European Journal of Forest Research

, Volume 132, Issue 5–6, pp 765–776 | Cite as

Complex resistivity tomography (CRT) for fungus detection on standing oak trees

  • Tina MartinEmail author
  • Thomas Günther
Original Paper


Complex resistivity tomography is presented as an extension of electrical impedance tomography for non-destructive structural tree investigation. Results of laboratory measurements with different frequencies suggest measuring the resistivity and in addition the phase shift at about 0.1 Hz. The measured data are processed using a finite-element-based inversion algorithm, which uses triangular meshes and is thus able to consider any tree shape. We apply the technique to three different oak trees with the aim of fungi detection. Measurements of a healthy tree both in summer and in winter show a ring-shaped structure and indicate a strong seasonal dependence, particularly for the resistivity magnitude. Tomograms on fungi-infected trees clearly show disturbances at the infections at different heights compared with healthy trees. A comparison with tree section photographs shows promising agreement. Moreover, a comparison with measurements at oak-wood samples in the laboratory shows at least partly quantitative coincidence. To conclude, the phase image provides additional information and helps to differentiate disturbances in the cell structure from pure moisture changes. Therefore, the method has the potential to deliver useful additional information, when carried out during routine tree assessment.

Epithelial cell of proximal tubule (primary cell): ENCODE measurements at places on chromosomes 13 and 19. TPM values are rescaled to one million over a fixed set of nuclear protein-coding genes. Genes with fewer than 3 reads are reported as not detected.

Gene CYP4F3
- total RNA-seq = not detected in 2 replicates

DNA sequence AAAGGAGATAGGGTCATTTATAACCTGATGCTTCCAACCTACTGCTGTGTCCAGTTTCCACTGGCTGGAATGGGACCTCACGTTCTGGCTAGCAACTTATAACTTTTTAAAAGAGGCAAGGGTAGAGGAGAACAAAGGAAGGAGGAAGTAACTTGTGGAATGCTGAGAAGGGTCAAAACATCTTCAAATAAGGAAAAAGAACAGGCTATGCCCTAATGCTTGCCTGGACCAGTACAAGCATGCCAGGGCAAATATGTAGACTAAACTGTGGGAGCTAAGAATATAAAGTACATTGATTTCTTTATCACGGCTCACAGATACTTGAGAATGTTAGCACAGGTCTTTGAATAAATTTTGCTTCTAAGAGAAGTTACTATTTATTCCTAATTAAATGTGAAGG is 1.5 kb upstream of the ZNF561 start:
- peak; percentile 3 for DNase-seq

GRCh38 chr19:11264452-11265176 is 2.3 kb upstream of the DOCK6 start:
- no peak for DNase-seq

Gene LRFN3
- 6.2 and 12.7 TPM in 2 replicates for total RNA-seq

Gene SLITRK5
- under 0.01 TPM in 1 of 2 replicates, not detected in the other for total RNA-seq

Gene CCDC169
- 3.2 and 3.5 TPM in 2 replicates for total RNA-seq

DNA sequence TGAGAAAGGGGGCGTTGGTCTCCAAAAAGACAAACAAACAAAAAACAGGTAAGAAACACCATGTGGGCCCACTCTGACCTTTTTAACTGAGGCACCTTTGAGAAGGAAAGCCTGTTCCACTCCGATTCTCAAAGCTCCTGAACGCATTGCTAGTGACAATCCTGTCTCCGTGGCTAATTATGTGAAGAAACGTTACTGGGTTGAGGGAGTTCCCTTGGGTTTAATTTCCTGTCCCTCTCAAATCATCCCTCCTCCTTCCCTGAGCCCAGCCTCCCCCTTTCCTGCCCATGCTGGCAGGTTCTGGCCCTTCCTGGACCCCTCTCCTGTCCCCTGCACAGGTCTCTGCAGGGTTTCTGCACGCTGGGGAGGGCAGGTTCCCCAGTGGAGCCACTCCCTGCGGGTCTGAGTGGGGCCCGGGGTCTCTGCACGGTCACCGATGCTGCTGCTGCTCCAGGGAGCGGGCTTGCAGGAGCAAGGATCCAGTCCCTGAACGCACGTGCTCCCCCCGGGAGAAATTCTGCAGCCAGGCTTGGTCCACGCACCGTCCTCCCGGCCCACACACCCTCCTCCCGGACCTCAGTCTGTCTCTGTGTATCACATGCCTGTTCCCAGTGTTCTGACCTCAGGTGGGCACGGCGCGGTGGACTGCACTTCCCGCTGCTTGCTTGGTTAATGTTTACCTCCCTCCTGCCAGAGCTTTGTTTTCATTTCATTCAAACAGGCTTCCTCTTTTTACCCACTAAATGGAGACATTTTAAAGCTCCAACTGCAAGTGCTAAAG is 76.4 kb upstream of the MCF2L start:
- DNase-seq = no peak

Spectral induced polarisation (SIP) Tree investigation Tomographical electrical measurements Non-destructive testing Data inversion Oak 


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Copyright information

© Springer-Verlag Berlin Heidelberg 2013

Authors and Affiliations

  1. 1.Federal Institute for Materials Research and Testing (BAM)BerlinGermany
  2. 2.Leibniz Institute for Applied Geophysics (LIAG)HannoverGermany
  3. 3.Federal Institute for Geosciences and Natural Resource (BGR)BerlinGermany

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